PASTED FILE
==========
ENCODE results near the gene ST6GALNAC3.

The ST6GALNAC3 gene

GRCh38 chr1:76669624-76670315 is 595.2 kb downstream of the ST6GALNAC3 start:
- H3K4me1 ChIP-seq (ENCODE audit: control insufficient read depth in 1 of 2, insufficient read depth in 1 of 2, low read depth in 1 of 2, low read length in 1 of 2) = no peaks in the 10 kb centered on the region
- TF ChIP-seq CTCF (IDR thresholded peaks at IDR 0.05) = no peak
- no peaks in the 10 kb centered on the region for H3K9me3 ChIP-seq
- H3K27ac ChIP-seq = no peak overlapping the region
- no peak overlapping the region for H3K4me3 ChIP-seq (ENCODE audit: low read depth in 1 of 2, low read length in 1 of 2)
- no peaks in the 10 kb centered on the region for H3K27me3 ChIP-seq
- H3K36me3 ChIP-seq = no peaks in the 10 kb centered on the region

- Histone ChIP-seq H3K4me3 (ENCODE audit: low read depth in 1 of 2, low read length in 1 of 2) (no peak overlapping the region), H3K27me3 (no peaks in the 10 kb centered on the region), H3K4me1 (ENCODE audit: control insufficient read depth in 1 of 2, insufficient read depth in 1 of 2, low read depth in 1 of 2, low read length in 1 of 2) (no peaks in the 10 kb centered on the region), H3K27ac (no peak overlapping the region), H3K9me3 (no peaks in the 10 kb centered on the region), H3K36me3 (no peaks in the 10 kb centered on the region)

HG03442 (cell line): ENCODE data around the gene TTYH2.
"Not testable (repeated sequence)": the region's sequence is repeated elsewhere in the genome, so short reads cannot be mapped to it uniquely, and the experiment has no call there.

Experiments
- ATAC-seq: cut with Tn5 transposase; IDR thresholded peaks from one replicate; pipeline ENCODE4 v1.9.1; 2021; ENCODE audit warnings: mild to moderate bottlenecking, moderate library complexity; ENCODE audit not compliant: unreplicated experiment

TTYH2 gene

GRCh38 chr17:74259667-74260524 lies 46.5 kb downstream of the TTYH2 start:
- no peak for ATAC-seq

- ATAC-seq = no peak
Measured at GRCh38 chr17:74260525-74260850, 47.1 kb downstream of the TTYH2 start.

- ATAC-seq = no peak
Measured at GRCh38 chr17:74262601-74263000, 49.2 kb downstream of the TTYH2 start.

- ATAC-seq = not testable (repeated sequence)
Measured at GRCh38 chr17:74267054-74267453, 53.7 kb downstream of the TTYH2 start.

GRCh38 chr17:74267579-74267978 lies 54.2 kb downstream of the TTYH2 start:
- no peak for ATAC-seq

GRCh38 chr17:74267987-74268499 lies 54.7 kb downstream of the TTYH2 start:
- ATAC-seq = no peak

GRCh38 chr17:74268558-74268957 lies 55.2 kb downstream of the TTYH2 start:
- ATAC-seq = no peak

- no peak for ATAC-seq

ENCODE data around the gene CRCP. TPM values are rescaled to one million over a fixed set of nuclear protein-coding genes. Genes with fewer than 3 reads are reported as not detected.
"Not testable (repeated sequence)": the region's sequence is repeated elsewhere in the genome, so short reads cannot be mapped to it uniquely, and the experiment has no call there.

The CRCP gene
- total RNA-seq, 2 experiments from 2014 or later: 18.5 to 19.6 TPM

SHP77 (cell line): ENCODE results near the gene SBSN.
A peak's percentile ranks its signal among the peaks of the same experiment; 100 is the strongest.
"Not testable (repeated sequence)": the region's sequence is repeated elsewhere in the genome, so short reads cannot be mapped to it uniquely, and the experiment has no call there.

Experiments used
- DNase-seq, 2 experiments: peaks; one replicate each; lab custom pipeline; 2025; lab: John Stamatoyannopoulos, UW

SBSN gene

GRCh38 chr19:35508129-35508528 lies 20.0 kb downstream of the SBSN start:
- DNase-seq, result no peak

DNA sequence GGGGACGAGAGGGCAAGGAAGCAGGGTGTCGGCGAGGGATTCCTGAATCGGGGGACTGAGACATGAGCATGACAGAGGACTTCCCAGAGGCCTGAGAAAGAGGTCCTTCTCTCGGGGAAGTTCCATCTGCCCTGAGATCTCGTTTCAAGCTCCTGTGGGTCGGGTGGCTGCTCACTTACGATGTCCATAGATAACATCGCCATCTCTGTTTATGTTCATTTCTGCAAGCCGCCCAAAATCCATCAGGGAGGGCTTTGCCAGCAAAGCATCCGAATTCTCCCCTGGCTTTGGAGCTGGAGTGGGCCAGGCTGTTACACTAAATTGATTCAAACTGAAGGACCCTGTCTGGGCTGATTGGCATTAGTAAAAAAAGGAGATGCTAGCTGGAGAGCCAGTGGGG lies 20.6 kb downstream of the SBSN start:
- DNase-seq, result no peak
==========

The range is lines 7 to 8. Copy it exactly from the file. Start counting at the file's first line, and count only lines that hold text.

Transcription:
- H3K27ac ChIP-seq = no peak overlapping the region
- no peak overlapping the region for H3K4me3 ChIP-seq (ENCODE audit: low read depth in 1 of 2, low read length in 1 of 2)